I do have other references from previous jobs, but the most recent of those is getting on for two years old, and most prospective employers want to speak with someone who has had more recent knowledge of my skills and abilities.  Likewise, I cannot give the names of colleagues, as again most prospective employers want to talk with someone in a supervisory capacity, not a colleague.

I have been doing some research about what employers can and cannot say about past employees, and frankly I am worried that because of the above circumstances, and my work colleague’s interpretation of my attitude, that it is going to negatively impact my chances of getting a new job.  I know employers cannot say anything that comes across as specifically malicious, but I feel that there is a very fine line between what a prospective employer needs to know, and what is just unnecessarily malicious.  I know that there are companies that can pose as prospective employers to find out what past employers are saying, but that goes back to my not wanting anyone to know I am looking, so I cannot use this route (at least at the moment).

Any suggestions that you have would be most appreciated, as I am feeling very conflicted.  The job environment I am in right now is not one where I can thrive, and I am more and more worried that my chances of getting a job which would allow me to be happier will not be possible, all because of a few months that are now being held against me as my overall “attitude.”


Conflicted and Wanting Out


Dear Conflicted and Wanting Out,

I am sorry for all that you’ve gone through and are still experiencing. Stuff like this eats at us until we almost don’t recognize ourselves. Before I answer your question about references, please allow me a few thoughts.

You words “I am hoping (a new job) will make me feel more engaged and fulfilled.” While often going to a new job can make a big difference, it’s not the job itself that makes it different; it’s the the feeling of hope and the attitude we bring to it. And yes…I used the A word! 🙂

Just because a person is shy doesn’t automatically make people think they have an attitude. I’ve worked with plenty of shy people that are perceived as having good attitudes.

But you are miserable and have had major things to deal with, and as much as we like to think that a smile will cover all that, people can feel the energy we put out. I am so sorry you are feeling this way. And I know it feels awful to think others don’t understand and appreciate who we really are. We all deserve that. But I can’t help think that a lot of what you feel (and what you are putting out) is because you feel you let yourself down most of all by not being “more”. (Please read Zen and the Art of Being a Receptionist (and Other Under-Appreciated Jobs) on that point.)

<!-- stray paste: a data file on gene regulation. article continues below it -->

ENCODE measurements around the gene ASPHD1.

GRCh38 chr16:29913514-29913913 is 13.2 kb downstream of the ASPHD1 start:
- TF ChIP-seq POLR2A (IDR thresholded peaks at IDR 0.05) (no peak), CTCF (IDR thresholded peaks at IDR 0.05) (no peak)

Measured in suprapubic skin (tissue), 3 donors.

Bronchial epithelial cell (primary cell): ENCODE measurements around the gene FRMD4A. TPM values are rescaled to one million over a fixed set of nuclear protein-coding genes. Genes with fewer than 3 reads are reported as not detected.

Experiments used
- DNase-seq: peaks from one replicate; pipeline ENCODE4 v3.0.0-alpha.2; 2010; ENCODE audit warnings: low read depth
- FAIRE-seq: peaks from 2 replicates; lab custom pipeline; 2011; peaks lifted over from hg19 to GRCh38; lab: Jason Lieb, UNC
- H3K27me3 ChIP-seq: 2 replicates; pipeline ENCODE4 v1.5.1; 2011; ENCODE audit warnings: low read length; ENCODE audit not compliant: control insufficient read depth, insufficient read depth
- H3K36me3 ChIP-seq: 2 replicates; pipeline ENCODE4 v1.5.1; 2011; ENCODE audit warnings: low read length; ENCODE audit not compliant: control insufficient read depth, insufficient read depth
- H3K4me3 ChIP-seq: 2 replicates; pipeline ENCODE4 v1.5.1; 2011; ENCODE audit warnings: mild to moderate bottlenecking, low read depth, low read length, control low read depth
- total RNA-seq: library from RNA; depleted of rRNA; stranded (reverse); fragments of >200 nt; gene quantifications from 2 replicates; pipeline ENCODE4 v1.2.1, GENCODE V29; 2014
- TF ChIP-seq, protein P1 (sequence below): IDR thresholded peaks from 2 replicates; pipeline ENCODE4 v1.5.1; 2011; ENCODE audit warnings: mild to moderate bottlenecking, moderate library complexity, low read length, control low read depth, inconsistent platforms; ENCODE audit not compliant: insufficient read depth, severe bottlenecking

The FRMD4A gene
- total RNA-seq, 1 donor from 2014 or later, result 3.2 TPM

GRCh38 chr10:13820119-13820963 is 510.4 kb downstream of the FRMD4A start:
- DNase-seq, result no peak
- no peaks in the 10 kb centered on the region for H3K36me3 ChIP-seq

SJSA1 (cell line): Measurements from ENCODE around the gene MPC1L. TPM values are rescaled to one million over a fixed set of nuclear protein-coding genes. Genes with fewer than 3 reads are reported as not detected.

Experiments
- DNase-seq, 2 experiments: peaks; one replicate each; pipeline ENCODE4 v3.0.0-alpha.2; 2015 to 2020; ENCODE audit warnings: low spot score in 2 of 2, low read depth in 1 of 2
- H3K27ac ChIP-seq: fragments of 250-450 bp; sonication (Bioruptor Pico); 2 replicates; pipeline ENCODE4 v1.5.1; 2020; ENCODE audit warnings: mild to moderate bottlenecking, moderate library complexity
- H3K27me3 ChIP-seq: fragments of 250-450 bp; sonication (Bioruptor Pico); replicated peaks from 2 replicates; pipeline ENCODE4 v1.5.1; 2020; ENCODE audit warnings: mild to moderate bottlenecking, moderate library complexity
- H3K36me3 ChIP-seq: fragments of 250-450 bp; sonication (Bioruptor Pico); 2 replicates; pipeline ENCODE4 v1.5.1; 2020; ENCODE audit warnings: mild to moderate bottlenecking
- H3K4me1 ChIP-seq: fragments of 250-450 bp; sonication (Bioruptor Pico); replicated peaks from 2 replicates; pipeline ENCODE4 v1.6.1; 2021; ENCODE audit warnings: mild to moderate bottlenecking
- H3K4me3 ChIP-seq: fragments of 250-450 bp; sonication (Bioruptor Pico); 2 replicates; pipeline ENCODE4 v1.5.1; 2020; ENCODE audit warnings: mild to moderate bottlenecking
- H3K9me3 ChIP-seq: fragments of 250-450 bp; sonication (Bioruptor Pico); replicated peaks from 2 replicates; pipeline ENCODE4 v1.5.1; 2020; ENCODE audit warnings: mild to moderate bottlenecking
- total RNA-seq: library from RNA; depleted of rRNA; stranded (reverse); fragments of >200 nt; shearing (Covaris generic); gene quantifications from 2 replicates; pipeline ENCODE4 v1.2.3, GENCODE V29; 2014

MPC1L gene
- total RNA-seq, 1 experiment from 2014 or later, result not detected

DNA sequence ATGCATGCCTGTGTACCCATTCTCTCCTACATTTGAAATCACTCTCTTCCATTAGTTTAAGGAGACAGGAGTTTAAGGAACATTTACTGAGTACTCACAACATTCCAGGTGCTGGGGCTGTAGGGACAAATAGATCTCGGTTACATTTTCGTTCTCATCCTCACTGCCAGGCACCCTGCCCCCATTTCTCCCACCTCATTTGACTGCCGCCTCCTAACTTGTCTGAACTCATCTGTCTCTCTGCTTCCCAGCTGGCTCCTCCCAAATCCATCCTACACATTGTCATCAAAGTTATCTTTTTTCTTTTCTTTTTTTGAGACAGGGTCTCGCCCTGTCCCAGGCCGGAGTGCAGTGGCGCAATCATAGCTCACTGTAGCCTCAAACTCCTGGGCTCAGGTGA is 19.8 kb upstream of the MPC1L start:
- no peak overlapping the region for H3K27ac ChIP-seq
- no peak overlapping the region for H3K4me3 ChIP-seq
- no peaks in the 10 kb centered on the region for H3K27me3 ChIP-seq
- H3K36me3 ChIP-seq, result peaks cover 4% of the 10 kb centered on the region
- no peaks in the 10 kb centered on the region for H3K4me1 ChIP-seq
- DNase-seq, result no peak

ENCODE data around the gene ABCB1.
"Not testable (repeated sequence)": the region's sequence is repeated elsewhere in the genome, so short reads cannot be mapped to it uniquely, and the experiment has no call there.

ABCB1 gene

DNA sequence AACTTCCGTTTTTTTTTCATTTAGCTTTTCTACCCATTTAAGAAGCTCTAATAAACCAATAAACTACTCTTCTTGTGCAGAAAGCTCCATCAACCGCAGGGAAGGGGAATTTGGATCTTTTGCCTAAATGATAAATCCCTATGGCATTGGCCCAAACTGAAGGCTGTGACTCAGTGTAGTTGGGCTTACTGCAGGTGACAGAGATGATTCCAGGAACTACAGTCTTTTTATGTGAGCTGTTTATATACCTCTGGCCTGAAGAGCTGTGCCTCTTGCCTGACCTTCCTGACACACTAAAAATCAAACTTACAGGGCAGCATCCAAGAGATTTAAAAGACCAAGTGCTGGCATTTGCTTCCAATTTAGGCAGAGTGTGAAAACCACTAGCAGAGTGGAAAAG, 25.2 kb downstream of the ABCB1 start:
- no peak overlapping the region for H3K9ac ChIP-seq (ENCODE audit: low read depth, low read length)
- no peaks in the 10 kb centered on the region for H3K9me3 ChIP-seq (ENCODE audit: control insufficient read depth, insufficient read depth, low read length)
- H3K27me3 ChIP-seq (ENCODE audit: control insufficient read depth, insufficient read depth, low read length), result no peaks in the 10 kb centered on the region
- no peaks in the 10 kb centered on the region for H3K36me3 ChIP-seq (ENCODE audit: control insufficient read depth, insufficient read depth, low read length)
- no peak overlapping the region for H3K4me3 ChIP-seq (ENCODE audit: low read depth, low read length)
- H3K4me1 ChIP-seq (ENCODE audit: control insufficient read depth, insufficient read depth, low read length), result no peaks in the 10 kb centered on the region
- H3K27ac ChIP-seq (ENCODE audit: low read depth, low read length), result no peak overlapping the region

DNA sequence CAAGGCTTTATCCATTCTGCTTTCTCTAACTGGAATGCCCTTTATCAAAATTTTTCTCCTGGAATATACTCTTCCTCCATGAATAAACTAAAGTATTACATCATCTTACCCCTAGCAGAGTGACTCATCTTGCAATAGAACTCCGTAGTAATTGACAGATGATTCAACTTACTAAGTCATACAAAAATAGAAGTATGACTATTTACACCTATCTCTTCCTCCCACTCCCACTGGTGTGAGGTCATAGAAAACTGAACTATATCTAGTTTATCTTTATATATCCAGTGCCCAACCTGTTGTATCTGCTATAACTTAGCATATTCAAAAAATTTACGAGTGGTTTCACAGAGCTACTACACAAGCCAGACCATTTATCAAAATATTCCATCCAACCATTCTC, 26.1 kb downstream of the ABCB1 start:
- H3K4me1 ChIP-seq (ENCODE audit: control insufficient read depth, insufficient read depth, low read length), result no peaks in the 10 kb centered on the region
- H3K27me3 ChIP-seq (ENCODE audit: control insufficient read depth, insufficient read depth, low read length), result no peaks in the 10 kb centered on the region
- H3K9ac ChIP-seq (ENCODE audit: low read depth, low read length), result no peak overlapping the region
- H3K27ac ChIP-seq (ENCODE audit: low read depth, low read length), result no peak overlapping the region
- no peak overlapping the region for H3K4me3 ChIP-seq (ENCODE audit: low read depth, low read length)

And just one more thought…please take time to think about what you really want and how you might get there. Maybe an extra class or some other creative approach can jump start you career in a direction you would feel really good about. (See post: 12 Ways to Jump Start that “Impossible” Job Search.)

You said you used to work with Human Resources issues…any interest in taking a professional certificate in that field? Not only would you feel energized by taking charge of your own life, but when you go back to school and if you do it with open eyes, you can find networking contacts to help open new doors.

And even if you are shy (I was and often still am), if you truly believe inside that you deserve better, then you can go out and get it for yourself. And others love to help a person who takes responsibility for where they are and where they are going! I’ve seen this so many times. But often people who are shy think it would be bothering people. No. Most people want to help.

But since you didn’t really ask me about any of that…here’s my take on your references situation. You will have a much better chance with a current reference – if at all possible. If you’re worried about your boss, isn’t there some manager in your company who would give you a good reference?

If this is impossible, then your best hope is to interview while still working and say you don’t want them to know you’re looking – and then give former employers who will give you a good reference. The fact that you want a job closer to home is ample reason for looking – and so is wanting a job that challenges you more1